Bonnie MacEwan: I think we're going to hear that phrase "credentializing" a good bit in the next few years as we talk about the scholarly communication system. I was aware of that model being proposed and explored. I haven't seen the article--interesting point.

Michael E. Broyles, College of Arts and Architecture: Under short term strategies, one of the things you mentioned was alternative access such as Uncover and things like that. What I'm curious about for, let's say, articles that would not be covered in something like that traditionally, versus Penn State would not have as a faculty member or student who might request them through Inter-Library Loan. Of course a wonderful solution, ideally, would be to have those things delivered sort of quickly electronically. I know that there are problems with that. I'm wondering if we could sort of discuss that possibility and what the problems are.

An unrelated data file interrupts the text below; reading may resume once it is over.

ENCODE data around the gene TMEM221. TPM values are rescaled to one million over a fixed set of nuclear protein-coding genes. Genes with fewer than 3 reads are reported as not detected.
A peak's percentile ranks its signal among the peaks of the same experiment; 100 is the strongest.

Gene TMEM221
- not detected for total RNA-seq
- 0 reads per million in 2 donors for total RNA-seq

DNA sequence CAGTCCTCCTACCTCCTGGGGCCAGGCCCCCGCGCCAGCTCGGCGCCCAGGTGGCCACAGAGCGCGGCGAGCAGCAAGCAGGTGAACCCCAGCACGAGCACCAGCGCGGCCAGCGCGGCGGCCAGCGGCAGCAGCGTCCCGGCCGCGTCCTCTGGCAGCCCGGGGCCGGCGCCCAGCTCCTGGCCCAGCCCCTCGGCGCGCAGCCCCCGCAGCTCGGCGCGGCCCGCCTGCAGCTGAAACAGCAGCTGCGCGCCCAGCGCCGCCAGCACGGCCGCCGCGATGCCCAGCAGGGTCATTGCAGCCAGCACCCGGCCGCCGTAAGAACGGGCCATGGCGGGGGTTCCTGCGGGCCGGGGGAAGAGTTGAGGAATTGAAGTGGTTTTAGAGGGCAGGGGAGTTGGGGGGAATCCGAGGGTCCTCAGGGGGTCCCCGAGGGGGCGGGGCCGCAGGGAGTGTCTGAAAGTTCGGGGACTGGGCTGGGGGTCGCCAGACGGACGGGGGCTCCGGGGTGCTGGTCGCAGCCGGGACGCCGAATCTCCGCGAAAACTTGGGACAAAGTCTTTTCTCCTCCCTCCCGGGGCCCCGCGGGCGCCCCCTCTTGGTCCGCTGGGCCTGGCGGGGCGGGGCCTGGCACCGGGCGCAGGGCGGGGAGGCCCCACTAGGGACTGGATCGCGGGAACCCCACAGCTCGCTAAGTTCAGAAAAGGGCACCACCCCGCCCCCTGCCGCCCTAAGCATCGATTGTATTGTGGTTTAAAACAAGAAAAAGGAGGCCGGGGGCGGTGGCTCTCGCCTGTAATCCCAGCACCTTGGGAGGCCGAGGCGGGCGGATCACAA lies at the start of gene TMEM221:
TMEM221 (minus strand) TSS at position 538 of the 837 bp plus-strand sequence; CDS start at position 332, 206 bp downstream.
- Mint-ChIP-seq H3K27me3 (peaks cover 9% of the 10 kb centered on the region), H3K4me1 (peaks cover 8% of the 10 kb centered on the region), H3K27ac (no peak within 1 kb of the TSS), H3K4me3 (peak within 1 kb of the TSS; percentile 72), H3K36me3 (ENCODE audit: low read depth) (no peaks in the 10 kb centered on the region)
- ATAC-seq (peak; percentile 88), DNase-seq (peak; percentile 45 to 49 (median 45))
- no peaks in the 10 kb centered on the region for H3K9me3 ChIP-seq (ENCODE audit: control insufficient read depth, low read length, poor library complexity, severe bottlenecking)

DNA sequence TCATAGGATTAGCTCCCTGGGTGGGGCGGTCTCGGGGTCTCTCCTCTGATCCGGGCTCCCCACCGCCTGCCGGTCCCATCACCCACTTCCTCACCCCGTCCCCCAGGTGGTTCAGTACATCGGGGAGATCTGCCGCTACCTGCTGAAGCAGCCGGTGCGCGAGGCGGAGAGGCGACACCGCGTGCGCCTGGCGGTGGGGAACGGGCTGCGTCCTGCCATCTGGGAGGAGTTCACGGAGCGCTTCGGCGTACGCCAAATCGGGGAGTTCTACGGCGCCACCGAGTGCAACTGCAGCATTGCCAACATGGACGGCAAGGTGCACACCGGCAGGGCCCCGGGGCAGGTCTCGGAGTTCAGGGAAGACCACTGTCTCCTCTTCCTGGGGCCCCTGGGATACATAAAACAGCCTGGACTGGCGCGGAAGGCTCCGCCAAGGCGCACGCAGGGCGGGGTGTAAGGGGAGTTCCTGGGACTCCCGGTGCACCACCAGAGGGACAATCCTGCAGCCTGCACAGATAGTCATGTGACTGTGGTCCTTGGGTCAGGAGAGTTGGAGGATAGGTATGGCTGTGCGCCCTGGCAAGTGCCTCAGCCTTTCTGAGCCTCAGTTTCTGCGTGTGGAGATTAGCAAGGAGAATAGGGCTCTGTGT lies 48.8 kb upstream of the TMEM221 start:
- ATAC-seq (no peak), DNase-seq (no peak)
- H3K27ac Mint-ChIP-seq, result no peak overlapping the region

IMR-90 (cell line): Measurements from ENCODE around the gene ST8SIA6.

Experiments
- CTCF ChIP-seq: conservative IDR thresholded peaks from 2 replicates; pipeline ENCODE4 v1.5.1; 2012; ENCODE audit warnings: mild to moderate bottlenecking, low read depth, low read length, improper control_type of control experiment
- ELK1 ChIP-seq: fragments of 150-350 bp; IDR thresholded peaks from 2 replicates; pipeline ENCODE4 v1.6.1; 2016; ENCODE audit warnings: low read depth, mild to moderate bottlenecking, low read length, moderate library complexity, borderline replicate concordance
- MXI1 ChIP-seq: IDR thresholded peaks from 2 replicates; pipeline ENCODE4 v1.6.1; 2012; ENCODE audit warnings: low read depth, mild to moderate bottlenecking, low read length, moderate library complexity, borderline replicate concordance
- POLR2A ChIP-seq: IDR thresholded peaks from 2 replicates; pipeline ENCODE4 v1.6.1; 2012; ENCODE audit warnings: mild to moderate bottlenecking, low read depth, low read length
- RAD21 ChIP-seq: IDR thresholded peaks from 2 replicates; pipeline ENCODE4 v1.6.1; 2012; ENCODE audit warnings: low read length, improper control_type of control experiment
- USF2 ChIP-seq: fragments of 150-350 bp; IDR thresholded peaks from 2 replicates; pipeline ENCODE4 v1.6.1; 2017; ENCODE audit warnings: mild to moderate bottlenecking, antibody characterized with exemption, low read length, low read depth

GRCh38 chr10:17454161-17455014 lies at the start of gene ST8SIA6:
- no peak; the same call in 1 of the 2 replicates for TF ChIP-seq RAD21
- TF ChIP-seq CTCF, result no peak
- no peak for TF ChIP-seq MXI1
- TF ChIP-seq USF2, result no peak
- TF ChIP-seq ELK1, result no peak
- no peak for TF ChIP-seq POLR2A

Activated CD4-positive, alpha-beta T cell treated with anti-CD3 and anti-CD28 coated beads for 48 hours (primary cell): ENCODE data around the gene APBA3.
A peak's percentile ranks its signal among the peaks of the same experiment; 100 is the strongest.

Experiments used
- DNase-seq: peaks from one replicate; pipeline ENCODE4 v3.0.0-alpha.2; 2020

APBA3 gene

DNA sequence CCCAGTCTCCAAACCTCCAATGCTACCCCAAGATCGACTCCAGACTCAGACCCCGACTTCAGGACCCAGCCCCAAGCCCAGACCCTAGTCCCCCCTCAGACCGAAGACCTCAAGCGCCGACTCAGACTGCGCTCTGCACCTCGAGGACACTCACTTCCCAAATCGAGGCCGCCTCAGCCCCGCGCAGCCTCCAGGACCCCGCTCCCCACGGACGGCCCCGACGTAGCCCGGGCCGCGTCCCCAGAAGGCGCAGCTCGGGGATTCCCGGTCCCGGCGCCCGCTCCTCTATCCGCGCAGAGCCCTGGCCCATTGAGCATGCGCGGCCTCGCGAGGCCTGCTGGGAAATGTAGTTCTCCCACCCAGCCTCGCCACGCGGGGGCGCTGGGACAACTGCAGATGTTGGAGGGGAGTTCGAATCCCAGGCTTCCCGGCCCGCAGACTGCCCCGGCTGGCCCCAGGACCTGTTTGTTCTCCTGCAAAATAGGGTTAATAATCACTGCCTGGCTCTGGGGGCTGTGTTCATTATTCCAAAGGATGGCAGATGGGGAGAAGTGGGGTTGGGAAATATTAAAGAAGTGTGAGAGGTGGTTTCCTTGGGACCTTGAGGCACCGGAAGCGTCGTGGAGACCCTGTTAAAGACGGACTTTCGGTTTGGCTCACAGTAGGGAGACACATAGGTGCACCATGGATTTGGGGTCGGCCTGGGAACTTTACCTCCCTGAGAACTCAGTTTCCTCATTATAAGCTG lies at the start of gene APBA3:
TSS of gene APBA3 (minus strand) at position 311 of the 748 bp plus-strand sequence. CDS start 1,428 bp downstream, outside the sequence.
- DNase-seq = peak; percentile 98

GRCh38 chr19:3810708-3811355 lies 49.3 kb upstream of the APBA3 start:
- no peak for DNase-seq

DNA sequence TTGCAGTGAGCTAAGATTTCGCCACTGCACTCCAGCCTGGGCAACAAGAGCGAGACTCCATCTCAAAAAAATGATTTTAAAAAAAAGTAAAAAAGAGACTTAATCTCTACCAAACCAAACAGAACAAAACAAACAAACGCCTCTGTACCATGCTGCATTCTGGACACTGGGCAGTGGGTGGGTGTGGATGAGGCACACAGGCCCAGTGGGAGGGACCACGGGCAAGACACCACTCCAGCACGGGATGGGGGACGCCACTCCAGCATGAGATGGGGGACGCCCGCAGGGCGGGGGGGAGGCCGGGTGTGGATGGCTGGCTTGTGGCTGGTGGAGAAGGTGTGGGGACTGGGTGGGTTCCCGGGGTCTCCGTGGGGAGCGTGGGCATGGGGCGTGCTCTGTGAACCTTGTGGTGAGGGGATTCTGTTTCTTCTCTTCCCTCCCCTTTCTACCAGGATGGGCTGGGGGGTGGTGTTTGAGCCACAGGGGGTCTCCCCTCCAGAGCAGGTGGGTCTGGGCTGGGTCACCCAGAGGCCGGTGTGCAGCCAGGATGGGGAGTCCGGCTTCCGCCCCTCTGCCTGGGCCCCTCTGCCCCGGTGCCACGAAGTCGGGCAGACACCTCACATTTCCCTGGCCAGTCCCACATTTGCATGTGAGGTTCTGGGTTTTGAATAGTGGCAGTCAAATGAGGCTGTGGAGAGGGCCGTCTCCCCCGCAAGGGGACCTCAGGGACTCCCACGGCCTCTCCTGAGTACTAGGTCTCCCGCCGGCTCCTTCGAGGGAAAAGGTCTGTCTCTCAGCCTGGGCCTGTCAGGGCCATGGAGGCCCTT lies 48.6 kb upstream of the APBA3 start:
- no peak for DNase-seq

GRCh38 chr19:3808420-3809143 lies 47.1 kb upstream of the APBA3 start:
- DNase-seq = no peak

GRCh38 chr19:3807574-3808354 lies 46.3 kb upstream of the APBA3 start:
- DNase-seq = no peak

Bonnie MacEwan: Thank you, Michael. That was one of the things I cut out of my remarks in the interest of time. I think there are really two pieces, two answers to your question. One is, as a short term strategy there are increasing numbers of document delivery services, both for very specialized journals and very generalized more that core of journals that you find commonly in an academic library. The best known of these services is "Carl Uncover," but there are quite a number of them, and increasingly they are working toward a service that will actually deliver to a fax machine in your office material that's of interest to you. There are a lot of options around that we're exploring, and we are in fact using a document delivery service to get articles more quickly. In some ways a more complicated but more exciting project is the libraries of the Big Ten are involved in a project called the "Virtual Electronic Library." Right now you're able to--many of you from your offices could get into the 13 library catalogs and directly request a book, request a monograph from any of the 13 libraries of the Big Ten, and it will be delivered very quickly. There's an agreement among those libraries to try to deliver books within a very short amount of time. We are working toward providing a similar service for journal articles, and there are numerous technical problems which I won't belabor here, but we're working very hard on resolving them with the hope that we'll be able to get them solved and get journal articles delivered from one Big Ten library to another, very quickly. At the same time, those of us in Collection Development, particularly the Subject Specialists, for example the music librarians are working together to try to rationalize the collections between the libraries so that we can cover the various fields of knowledge in ways that make sense for our individual institutions but also allow us to maintain the broadest base of scholarly resources.